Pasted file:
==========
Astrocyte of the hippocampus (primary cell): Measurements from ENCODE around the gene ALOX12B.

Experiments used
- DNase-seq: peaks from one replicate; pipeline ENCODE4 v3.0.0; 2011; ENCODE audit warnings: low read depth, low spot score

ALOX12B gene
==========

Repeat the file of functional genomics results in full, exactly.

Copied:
Astrocyte of the hippocampus (primary cell): Measurements from ENCODE around the gene ALOX12B.

Experiments used
- DNase-seq: peaks from one replicate; pipeline ENCODE4 v3.0.0; 2011; ENCODE audit warnings: low read depth, low spot score

ALOX12B gene